My mom was so fantastic throughout the entire 2 weeks of her stay. Aside from staying with me in the hospital the whole 9 days so Steve could go to work, she cooked dinner each night, leaving leftovers for us to eat the next week, she cleaned, she did laundry, she brought me anything I needed. On Sunday morning she flew to meet my dad for a week of vacation. Taking her to the airport was my first trip outside the house since coming home from the hospital. I had mixed feelings about her leaving. Not only did we really appreciate all the ways she helped, I enjoy being around my mom. But, her leaving marked a big step for me. Dr. Mayo requires his patients to have someone with them 24/7 for the first 2 weeks after surgery. I was once again allowed to be alone.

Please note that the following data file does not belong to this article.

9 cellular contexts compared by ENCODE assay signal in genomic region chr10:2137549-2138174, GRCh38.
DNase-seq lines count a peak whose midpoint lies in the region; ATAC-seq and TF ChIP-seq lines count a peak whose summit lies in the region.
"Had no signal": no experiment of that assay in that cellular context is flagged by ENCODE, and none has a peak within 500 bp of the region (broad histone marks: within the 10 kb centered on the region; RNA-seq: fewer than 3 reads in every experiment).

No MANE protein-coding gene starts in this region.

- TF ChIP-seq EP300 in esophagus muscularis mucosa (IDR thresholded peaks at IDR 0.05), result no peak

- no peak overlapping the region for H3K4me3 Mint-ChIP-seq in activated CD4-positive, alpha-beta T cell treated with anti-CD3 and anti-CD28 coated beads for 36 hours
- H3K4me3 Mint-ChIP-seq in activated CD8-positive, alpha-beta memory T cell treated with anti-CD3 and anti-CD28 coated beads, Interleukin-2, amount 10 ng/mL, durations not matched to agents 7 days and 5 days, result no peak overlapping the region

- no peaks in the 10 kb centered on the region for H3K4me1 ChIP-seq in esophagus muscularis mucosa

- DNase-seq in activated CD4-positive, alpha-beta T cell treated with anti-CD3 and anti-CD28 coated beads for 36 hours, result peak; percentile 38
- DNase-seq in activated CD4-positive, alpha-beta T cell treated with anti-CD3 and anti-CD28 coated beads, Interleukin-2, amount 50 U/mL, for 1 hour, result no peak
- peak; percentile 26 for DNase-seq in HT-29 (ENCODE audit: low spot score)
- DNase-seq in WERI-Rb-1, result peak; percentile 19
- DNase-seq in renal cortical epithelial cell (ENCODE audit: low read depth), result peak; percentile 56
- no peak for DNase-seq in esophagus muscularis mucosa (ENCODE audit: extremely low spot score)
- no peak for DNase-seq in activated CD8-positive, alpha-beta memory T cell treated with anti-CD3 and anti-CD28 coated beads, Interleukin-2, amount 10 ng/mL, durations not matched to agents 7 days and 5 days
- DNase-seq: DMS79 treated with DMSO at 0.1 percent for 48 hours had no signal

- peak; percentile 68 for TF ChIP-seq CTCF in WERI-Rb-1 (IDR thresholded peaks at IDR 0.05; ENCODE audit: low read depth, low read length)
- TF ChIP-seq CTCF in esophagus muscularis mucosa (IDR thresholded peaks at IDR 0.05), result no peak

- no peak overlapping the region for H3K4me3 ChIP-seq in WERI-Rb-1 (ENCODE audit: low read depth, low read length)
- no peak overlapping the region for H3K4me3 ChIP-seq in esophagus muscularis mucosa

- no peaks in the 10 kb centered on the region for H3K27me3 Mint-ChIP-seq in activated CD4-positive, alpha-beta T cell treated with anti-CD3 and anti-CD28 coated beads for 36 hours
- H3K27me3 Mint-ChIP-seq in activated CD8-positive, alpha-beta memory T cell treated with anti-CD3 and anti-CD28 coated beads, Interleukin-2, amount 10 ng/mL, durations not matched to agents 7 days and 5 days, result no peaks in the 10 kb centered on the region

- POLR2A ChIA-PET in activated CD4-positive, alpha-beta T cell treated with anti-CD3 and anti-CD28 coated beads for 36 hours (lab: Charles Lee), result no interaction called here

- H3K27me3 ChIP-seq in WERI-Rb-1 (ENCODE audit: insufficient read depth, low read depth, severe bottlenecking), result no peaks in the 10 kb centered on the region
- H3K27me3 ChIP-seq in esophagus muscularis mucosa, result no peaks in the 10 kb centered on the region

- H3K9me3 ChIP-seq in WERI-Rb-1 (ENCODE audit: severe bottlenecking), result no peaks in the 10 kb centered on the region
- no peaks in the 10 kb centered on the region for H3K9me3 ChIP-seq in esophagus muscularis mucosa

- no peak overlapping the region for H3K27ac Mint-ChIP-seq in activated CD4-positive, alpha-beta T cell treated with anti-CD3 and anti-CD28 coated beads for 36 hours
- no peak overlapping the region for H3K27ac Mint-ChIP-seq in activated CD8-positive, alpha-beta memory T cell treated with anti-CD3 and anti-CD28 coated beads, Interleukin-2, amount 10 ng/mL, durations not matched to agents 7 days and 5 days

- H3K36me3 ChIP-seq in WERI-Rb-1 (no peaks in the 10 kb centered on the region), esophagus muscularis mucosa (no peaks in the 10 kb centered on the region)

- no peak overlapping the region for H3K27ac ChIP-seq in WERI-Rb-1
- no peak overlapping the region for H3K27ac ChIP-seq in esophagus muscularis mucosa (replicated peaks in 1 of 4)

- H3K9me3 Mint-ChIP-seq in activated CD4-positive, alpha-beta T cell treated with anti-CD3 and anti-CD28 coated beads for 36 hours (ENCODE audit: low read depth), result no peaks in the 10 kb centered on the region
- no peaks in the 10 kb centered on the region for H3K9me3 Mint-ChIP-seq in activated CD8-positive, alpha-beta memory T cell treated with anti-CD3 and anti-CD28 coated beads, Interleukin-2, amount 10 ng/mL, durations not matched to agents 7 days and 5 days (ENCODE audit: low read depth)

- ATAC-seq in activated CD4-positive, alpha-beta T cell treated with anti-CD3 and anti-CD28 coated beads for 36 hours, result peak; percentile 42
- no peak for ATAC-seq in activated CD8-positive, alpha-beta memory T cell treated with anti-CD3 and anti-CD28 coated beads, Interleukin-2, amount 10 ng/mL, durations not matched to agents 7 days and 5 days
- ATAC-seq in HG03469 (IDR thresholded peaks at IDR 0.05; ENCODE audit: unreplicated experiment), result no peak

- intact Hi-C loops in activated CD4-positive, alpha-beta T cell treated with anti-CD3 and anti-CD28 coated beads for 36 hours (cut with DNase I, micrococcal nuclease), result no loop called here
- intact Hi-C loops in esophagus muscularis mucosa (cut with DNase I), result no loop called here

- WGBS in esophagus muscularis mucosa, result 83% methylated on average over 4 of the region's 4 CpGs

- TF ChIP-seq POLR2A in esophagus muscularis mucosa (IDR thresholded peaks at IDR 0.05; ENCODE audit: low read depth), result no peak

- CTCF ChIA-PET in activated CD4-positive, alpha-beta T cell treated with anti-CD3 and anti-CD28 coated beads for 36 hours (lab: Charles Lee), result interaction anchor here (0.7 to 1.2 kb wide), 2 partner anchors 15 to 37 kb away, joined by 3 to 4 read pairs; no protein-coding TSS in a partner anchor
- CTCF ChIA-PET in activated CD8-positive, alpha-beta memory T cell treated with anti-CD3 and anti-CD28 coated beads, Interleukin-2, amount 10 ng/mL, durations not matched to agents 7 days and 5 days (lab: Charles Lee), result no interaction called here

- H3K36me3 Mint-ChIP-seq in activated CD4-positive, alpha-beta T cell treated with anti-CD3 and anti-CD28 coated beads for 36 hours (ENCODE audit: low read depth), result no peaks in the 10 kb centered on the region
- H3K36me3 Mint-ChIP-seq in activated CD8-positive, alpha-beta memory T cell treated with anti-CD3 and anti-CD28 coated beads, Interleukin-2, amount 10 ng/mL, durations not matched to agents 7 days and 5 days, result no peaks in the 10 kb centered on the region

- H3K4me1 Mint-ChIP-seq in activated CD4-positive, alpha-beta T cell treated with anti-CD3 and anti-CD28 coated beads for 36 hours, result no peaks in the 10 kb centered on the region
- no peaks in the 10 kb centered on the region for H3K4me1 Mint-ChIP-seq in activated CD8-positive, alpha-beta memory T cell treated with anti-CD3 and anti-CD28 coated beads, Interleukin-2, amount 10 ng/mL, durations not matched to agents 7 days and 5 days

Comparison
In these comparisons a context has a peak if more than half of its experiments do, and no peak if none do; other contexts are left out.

me and mom

LPAO hospital stay, part 5

Day 7 — On Monday I woke up hopeful that the blood transfusion the night before had pushed me over the edge. My first trip to the bathroom went fine, no dizziness, but when I got up the second time it was a repeat of the past several days. I knew immediately that meant I would not be going home that day. Do I sound like a broken record yet? It sure felt like I was stuck going round and round, trying desperately to escape on a tangent.

Again, I was disappointed to have to update Steve. I know it doesn’t compare to what I was going through, but having your wife in the hospital for more than a week is no picnic. Every morning he would drive to work and pay $11 to park (he usually takes the bus and uses a bus pass provided by his employer), after work…drive 45 minutes to the hospital to visit me, at 10pm…drive an hour home, feed attention-starved cats, collapse in bed, repeat the next day.